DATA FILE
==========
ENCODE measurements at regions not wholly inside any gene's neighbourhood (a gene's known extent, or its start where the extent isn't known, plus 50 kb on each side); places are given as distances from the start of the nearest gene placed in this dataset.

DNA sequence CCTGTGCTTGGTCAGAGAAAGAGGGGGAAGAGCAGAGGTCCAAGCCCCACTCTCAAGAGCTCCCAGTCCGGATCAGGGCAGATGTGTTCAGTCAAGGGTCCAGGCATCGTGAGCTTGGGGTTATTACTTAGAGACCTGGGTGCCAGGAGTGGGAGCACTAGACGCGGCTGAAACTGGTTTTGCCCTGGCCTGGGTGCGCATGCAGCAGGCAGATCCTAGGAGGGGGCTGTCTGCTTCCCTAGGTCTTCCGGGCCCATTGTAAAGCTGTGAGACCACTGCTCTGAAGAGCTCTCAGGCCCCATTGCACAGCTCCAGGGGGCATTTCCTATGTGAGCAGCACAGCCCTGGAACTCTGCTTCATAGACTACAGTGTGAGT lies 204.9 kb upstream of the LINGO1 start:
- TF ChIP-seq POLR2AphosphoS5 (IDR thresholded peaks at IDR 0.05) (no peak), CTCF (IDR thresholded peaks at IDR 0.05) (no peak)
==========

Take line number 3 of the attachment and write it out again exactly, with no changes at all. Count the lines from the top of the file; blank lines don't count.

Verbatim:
- TF ChIP-seq POLR2AphosphoS5 (IDR thresholded peaks at IDR 0.05) (no peak), CTCF (IDR thresholded peaks at IDR 0.05) (no peak)